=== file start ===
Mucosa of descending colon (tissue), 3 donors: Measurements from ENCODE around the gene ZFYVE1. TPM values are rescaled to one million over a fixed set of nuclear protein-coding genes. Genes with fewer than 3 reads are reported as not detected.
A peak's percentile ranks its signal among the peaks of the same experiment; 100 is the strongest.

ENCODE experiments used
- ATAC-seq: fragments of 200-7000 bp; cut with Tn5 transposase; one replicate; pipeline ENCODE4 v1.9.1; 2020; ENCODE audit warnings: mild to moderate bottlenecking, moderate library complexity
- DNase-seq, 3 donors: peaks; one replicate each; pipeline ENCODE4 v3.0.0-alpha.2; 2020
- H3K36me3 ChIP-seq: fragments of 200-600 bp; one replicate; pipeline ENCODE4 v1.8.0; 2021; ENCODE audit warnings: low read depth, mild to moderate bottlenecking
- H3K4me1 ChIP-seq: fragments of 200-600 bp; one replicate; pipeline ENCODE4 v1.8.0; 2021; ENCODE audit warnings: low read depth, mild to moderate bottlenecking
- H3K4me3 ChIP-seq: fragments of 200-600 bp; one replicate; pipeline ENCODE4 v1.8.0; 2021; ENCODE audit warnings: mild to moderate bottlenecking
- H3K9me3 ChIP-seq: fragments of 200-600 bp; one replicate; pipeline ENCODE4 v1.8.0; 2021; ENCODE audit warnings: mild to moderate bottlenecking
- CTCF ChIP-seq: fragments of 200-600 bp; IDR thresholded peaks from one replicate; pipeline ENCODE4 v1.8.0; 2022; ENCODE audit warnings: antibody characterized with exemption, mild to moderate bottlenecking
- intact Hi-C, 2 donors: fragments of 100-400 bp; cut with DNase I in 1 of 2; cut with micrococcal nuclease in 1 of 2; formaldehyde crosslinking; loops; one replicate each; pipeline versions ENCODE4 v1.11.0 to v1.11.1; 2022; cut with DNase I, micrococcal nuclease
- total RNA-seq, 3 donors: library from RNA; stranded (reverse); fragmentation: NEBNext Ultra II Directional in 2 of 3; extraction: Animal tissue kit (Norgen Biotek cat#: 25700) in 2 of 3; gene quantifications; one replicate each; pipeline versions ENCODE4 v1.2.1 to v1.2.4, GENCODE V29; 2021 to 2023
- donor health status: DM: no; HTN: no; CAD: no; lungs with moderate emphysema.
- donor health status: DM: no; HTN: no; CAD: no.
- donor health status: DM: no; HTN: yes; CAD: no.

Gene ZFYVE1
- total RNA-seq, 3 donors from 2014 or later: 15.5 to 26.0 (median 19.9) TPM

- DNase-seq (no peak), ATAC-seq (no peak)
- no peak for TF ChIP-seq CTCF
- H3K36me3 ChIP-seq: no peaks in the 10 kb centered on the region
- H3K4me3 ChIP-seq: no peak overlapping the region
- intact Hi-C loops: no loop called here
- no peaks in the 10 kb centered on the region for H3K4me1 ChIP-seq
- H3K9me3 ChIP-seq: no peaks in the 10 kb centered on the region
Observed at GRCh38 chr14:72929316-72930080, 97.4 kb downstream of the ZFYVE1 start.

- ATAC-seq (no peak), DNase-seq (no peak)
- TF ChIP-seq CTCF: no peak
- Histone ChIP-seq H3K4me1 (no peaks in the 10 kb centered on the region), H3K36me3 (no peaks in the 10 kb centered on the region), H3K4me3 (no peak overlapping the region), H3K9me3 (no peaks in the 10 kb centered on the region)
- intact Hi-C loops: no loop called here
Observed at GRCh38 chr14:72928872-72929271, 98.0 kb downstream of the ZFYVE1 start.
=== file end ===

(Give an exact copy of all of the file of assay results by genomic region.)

Mucosa of descending colon (tissue), 3 donors: Measurements from ENCODE around the gene ZFYVE1. TPM values are rescaled to one million over a fixed set of nuclear protein-coding genes. Genes with fewer than 3 reads are reported as not detected.
A peak's percentile ranks its signal among the peaks of the same experiment; 100 is the strongest.

ENCODE experiments used
- ATAC-seq: fragments of 200-7000 bp; cut with Tn5 transposase; one replicate; pipeline ENCODE4 v1.9.1; 2020; ENCODE audit warnings: mild to moderate bottlenecking, moderate library complexity
- DNase-seq, 3 donors: peaks; one replicate each; pipeline ENCODE4 v3.0.0-alpha.2; 2020
- H3K36me3 ChIP-seq: fragments of 200-600 bp; one replicate; pipeline ENCODE4 v1.8.0; 2021; ENCODE audit warnings: low read depth, mild to moderate bottlenecking
- H3K4me1 ChIP-seq: fragments of 200-600 bp; one replicate; pipeline ENCODE4 v1.8.0; 2021; ENCODE audit warnings: low read depth, mild to moderate bottlenecking
- H3K4me3 ChIP-seq: fragments of 200-600 bp; one replicate; pipeline ENCODE4 v1.8.0; 2021; ENCODE audit warnings: mild to moderate bottlenecking
- H3K9me3 ChIP-seq: fragments of 200-600 bp; one replicate; pipeline ENCODE4 v1.8.0; 2021; ENCODE audit warnings: mild to moderate bottlenecking
- CTCF ChIP-seq: fragments of 200-600 bp; IDR thresholded peaks from one replicate; pipeline ENCODE4 v1.8.0; 2022; ENCODE audit warnings: antibody characterized with exemption, mild to moderate bottlenecking
- intact Hi-C, 2 donors: fragments of 100-400 bp; cut with DNase I in 1 of 2; cut with micrococcal nuclease in 1 of 2; formaldehyde crosslinking; loops; one replicate each; pipeline versions ENCODE4 v1.11.0 to v1.11.1; 2022; cut with DNase I, micrococcal nuclease
- total RNA-seq, 3 donors: library from RNA; stranded (reverse); fragmentation: NEBNext Ultra II Directional in 2 of 3; extraction: Animal tissue kit (Norgen Biotek cat#: 25700) in 2 of 3; gene quantifications; one replicate each; pipeline versions ENCODE4 v1.2.1 to v1.2.4, GENCODE V29; 2021 to 2023
- donor health status: DM: no; HTN: no; CAD: no; lungs with moderate emphysema.
- donor health status: DM: no; HTN: no; CAD: no.
- donor health status: DM: no; HTN: yes; CAD: no.

Gene ZFYVE1
- total RNA-seq, 3 donors from 2014 or later: 15.5 to 26.0 (median 19.9) TPM

- DNase-seq (no peak), ATAC-seq (no peak)
- no peak for TF ChIP-seq CTCF
- H3K36me3 ChIP-seq: no peaks in the 10 kb centered on the region
- H3K4me3 ChIP-seq: no peak overlapping the region
- intact Hi-C loops: no loop called here
- no peaks in the 10 kb centered on the region for H3K4me1 ChIP-seq
- H3K9me3 ChIP-seq: no peaks in the 10 kb centered on the region
Observed at GRCh38 chr14:72929316-72930080, 97.4 kb downstream of the ZFYVE1 start.

- ATAC-seq (no peak), DNase-seq (no peak)
- TF ChIP-seq CTCF: no peak
- Histone ChIP-seq H3K4me1 (no peaks in the 10 kb centered on the region), H3K36me3 (no peaks in the 10 kb centered on the region), H3K4me3 (no peak overlapping the region), H3K9me3 (no peaks in the 10 kb centered on the region)
- intact Hi-C loops: no loop called here
Observed at GRCh38 chr14:72928872-72929271, 98.0 kb downstream of the ZFYVE1 start.